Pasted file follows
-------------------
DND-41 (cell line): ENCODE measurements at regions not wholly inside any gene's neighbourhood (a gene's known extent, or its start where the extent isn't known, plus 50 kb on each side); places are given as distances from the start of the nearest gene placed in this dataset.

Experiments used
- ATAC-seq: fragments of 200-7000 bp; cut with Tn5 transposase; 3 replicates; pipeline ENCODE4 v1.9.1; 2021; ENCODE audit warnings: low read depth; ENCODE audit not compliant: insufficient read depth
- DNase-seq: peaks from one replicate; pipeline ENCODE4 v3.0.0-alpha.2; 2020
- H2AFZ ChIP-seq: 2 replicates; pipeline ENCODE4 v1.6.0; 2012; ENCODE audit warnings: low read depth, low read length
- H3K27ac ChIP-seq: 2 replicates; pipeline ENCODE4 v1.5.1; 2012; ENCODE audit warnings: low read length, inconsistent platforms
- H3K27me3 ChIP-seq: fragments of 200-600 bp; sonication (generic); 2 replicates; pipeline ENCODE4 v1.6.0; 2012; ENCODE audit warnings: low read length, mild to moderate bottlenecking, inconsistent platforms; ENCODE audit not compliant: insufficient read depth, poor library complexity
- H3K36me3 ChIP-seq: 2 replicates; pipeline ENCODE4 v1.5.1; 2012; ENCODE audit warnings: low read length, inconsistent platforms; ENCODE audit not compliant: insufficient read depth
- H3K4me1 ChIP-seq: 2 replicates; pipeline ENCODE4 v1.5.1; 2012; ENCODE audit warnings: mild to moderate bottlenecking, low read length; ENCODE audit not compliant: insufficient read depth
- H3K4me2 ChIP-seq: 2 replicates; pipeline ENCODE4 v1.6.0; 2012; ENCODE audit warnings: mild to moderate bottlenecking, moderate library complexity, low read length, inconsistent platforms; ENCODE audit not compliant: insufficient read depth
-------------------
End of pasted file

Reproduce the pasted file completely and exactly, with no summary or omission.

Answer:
DND-41 (cell line): ENCODE measurements at regions not wholly inside any gene's neighbourhood (a gene's known extent, or its start where the extent isn't known, plus 50 kb on each side); places are given as distances from the start of the nearest gene placed in this dataset.

Experiments used
- ATAC-seq: fragments of 200-7000 bp; cut with Tn5 transposase; 3 replicates; pipeline ENCODE4 v1.9.1; 2021; ENCODE audit warnings: low read depth; ENCODE audit not compliant: insufficient read depth
- DNase-seq: peaks from one replicate; pipeline ENCODE4 v3.0.0-alpha.2; 2020
- H2AFZ ChIP-seq: 2 replicates; pipeline ENCODE4 v1.6.0; 2012; ENCODE audit warnings: low read depth, low read length
- H3K27ac ChIP-seq: 2 replicates; pipeline ENCODE4 v1.5.1; 2012; ENCODE audit warnings: low read length, inconsistent platforms
- H3K27me3 ChIP-seq: fragments of 200-600 bp; sonication (generic); 2 replicates; pipeline ENCODE4 v1.6.0; 2012; ENCODE audit warnings: low read length, mild to moderate bottlenecking, inconsistent platforms; ENCODE audit not compliant: insufficient read depth, poor library complexity
- H3K36me3 ChIP-seq: 2 replicates; pipeline ENCODE4 v1.5.1; 2012; ENCODE audit warnings: low read length, inconsistent platforms; ENCODE audit not compliant: insufficient read depth
- H3K4me1 ChIP-seq: 2 replicates; pipeline ENCODE4 v1.5.1; 2012; ENCODE audit warnings: mild to moderate bottlenecking, low read length; ENCODE audit not compliant: insufficient read depth
- H3K4me2 ChIP-seq: 2 replicates; pipeline ENCODE4 v1.6.0; 2012; ENCODE audit warnings: mild to moderate bottlenecking, moderate library complexity, low read length, inconsistent platforms; ENCODE audit not compliant: insufficient read depth